Insulation Install

A worker installs insulation at a low-income home in Sunnyslope, Wash., in 2018.

Chelan County PUD is fine-tuning a plan to stamp out "heat or eat" situations, in which a customer may face a choice between paying a power bill and buying groceries or other necessities.

The utility's proposed plan emphasizes spending on energy efficiency measures to deliver long-term cuts in energy costs for low-income residential customers.

The staff estimates 2,100 households in Chelan County have a high energy burden, meaning they spend more than 6 percent of income to pay the power bill, according to a presentation at the Nov. 16 PUD commission meeting.

The 6 percent threshold comes from Washington's Clean Energy Transformation Act, which requires utilities to direct energy assistance money to low-income households, reaching 60 percent of eligible ratepayers by 2030 and 90 percent by 2050.

Chelan PUD staff further estimates that about two-thirds of these high-energy-burden customers—nearly 1,400—live in homes with significant energy savings potential.

While the first CETA target is 10 years away, the utility's proposed 2021 budget includes low-income efficiency spending.

Prioritizing the program now "is really about values, more than compliance," Chelan PUD General Manager Steve Wright told commissioners.

CETA gave the utility a framework to build a program proposal, he added.

The proposed plan would start in January with an 18-month phase to collect data and target low-hanging efficiency upgrades such as installing LED lights.

"To effectively reach this group, we need a highly specific understanding of the household and neighborhood needs," Andrew Grassell, Chelan PUD's energy development and conservation manager, told commissioners. "And we need to build relationships and gain the trust of a customer that we have not spent a lot of time getting to know and understand up to this point."

Starting in mid-2022, the second phase would offer more extensive improvements, such as weatherization or installing efficient appliances. Exact offerings will be shaped partly by information collected during the initial stage.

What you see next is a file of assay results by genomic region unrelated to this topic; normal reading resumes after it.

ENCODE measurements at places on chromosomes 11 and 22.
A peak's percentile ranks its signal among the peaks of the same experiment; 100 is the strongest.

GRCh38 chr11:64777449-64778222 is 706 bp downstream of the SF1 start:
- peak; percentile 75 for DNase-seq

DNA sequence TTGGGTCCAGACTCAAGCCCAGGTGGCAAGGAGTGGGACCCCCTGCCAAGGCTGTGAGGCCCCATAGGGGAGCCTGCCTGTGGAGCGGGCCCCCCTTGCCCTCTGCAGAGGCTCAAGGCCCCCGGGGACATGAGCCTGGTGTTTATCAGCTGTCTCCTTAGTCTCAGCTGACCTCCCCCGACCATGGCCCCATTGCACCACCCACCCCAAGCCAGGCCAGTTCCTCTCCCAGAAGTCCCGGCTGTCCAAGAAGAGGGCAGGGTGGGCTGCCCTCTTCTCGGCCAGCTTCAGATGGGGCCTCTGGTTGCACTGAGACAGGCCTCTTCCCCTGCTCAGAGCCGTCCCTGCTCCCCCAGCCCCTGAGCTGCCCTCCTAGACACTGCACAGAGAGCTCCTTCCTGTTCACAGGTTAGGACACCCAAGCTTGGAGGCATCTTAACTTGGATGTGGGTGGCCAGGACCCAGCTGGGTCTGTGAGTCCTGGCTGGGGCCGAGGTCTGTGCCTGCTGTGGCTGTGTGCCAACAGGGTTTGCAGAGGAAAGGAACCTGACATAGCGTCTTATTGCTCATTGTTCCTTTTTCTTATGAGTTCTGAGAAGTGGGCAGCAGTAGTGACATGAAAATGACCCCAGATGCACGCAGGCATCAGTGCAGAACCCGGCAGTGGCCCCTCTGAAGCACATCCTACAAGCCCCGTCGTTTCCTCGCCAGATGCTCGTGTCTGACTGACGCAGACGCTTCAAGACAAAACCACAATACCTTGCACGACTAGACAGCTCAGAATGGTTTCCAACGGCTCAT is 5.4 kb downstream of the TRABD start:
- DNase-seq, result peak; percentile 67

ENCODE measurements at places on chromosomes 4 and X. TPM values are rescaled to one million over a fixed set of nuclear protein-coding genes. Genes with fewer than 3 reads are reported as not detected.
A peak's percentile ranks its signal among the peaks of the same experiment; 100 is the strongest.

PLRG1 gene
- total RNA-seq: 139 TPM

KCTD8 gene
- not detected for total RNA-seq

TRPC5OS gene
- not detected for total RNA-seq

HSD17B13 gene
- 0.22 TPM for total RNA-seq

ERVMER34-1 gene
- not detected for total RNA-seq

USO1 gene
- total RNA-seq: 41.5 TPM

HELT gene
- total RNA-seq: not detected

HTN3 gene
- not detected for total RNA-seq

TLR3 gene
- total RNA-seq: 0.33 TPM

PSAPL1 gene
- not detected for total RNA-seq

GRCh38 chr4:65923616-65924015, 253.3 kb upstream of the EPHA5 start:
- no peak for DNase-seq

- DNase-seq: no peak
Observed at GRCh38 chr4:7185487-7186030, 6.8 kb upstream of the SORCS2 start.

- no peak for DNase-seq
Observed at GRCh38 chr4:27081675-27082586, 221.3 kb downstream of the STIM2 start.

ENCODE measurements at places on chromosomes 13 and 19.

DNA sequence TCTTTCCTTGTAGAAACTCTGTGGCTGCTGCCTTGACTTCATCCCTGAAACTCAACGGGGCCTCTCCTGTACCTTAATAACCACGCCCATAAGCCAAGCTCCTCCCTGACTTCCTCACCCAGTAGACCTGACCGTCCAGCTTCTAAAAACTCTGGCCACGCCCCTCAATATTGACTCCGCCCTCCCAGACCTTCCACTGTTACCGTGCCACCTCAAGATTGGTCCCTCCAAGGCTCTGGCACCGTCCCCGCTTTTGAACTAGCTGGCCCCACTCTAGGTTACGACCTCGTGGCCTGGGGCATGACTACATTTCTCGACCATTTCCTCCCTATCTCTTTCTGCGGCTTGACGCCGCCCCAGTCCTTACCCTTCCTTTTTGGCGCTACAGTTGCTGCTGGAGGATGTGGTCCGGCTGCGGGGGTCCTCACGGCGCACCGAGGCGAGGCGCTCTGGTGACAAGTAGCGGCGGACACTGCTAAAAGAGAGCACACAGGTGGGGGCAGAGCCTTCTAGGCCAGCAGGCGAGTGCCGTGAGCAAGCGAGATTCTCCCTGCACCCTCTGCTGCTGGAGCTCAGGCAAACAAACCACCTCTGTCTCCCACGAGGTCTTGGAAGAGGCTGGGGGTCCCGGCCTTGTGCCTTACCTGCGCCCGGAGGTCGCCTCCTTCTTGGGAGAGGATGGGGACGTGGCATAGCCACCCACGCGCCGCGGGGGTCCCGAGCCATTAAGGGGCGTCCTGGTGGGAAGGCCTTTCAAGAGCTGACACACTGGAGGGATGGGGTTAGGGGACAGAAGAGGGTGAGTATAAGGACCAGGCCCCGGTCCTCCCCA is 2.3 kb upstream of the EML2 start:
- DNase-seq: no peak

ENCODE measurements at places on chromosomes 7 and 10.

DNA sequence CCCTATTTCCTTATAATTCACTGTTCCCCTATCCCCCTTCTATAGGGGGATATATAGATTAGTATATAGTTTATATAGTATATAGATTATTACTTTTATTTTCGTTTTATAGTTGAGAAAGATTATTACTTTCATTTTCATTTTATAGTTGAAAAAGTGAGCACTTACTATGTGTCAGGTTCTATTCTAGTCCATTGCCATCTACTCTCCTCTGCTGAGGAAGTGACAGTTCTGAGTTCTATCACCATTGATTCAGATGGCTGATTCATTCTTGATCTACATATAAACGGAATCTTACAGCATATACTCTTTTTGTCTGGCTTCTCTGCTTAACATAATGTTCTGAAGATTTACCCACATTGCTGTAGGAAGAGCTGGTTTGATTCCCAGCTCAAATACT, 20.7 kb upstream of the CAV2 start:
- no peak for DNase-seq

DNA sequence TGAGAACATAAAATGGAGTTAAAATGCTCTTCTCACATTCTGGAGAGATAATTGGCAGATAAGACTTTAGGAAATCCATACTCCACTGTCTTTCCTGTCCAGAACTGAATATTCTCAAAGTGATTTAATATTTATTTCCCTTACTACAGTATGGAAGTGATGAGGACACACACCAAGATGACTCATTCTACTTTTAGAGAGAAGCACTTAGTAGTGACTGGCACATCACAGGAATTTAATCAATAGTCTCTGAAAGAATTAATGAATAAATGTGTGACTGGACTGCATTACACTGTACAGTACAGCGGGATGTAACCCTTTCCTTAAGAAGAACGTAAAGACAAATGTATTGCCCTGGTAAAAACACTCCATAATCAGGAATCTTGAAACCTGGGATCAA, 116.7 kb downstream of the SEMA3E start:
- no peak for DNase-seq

Data alone, however, is not enough to make sure the PUD provides the help needed for struggling customers. Working with community groups is critical to the program's success, Grassell said. "They know where and who can benefit from these programs."

Multiple factors contribute to a household having a high energy burden, but physical inefficiencies appear to be a major driver, according to a September report from the American Council for an Energy-Efficient Economy.

"High-income households use large amounts of energy to power larger homes—as well as more electronics and devices that use large amounts of energy—while low-income households tend to use fewer, less-efficient devices that require relatively large amounts of energy due to the inefficiency of the dwelling or the appliance itself," the ACEEE report states. "Therefore, household inefficiencies rather than inefficient behaviors tend to lead to higher energy use and expenditures for low-income households."

In Chelan County, PUD staff estimate that about two-thirds of customers struggling to pay their power bills are renters. Half of rental units are thought to be appraised for under $100,000.

"Hopefully, we will reduce the number of situations where customers weigh paying their power bill with other family needs," Grassell said.

Contributing Editor

Dan has covered stories from Seattle to Tbilisi; spent time with the AP, Everett Daily Herald and Christian Science Monitor; and was twice a member of a team nominated for a Pulitzer Prize. He and his wife have three young children and live in Seattle.